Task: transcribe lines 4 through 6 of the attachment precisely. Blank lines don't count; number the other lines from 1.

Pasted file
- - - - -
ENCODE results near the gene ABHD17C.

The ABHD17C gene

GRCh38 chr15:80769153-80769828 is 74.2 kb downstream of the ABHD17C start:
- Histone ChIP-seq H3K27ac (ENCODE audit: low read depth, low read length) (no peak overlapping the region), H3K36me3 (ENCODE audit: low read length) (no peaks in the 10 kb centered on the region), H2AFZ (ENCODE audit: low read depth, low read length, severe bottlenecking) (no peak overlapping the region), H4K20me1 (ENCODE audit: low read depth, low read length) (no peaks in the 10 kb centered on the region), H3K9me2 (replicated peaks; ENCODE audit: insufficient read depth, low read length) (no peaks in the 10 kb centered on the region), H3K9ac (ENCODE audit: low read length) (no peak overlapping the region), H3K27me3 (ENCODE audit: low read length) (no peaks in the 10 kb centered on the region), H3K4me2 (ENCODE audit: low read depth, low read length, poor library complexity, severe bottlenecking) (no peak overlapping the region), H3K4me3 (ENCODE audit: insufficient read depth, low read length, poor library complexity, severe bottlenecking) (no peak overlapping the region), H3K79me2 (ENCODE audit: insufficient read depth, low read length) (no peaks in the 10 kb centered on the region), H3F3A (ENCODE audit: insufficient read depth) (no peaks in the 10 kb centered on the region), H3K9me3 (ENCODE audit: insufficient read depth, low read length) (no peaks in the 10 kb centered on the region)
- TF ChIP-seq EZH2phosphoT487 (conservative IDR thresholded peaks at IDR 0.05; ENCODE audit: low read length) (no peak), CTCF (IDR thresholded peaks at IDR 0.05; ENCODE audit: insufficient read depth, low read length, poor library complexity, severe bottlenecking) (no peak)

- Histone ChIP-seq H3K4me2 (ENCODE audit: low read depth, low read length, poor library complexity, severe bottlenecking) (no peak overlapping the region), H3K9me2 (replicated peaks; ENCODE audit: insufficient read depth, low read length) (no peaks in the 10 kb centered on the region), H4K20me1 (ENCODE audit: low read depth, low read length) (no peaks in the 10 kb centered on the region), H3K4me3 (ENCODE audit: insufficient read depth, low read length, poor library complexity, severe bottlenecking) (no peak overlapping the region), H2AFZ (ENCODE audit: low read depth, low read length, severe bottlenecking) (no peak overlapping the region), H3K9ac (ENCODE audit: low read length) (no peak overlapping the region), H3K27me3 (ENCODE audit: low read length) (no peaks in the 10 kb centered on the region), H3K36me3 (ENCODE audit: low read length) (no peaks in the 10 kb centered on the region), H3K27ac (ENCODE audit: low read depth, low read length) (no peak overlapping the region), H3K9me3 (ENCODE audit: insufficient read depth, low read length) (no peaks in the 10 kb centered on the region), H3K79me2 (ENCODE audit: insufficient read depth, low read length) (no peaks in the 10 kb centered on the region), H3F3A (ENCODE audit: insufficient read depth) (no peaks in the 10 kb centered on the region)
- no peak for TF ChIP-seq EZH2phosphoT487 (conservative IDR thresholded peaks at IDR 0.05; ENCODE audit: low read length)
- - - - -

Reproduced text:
- Histone ChIP-seq H3K27ac (ENCODE audit: low read depth, low read length) (no peak overlapping the region), H3K36me3 (ENCODE audit: low read length) (no peaks in the 10 kb centered on the region), H2AFZ (ENCODE audit: low read depth, low read length, severe bottlenecking) (no peak overlapping the region), H4K20me1 (ENCODE audit: low read depth, low read length) (no peaks in the 10 kb centered on the region), H3K9me2 (replicated peaks; ENCODE audit: insufficient read depth, low read length) (no peaks in the 10 kb centered on the region), H3K9ac (ENCODE audit: low read length) (no peak overlapping the region), H3K27me3 (ENCODE audit: low read length) (no peaks in the 10 kb centered on the region), H3K4me2 (ENCODE audit: low read depth, low read length, poor library complexity, severe bottlenecking) (no peak overlapping the region), H3K4me3 (ENCODE audit: insufficient read depth, low read length, poor library complexity, severe bottlenecking) (no peak overlapping the region), H3K79me2 (ENCODE audit: insufficient read depth, low read length) (no peaks in the 10 kb centered on the region), H3F3A (ENCODE audit: insufficient read depth) (no peaks in the 10 kb centered on the region), H3K9me3 (ENCODE audit: insufficient read depth, low read length) (no peaks in the 10 kb centered on the region)
- TF ChIP-seq EZH2phosphoT487 (conservative IDR thresholded peaks at IDR 0.05; ENCODE audit: low read length) (no peak), CTCF (IDR thresholded peaks at IDR 0.05; ENCODE audit: insufficient read depth, low read length, poor library complexity, severe bottlenecking) (no peak)

- Histone ChIP-seq H3K4me2 (ENCODE audit: low read depth, low read length, poor library complexity, severe bottlenecking) (no peak overlapping the region), H3K9me2 (replicated peaks; ENCODE audit: insufficient read depth, low read length) (no peaks in the 10 kb centered on the region), H4K20me1 (ENCODE audit: low read depth, low read length) (no peaks in the 10 kb centered on the region), H3K4me3 (ENCODE audit: insufficient read depth, low read length, poor library complexity, severe bottlenecking) (no peak overlapping the region), H2AFZ (ENCODE audit: low read depth, low read length, severe bottlenecking) (no peak overlapping the region), H3K9ac (ENCODE audit: low read length) (no peak overlapping the region), H3K27me3 (ENCODE audit: low read length) (no peaks in the 10 kb centered on the region), H3K36me3 (ENCODE audit: low read length) (no peaks in the 10 kb centered on the region), H3K27ac (ENCODE audit: low read depth, low read length) (no peak overlapping the region), H3K9me3 (ENCODE audit: insufficient read depth, low read length) (no peaks in the 10 kb centered on the region), H3K79me2 (ENCODE audit: insufficient read depth, low read length) (no peaks in the 10 kb centered on the region), H3F3A (ENCODE audit: insufficient read depth) (no peaks in the 10 kb centered on the region)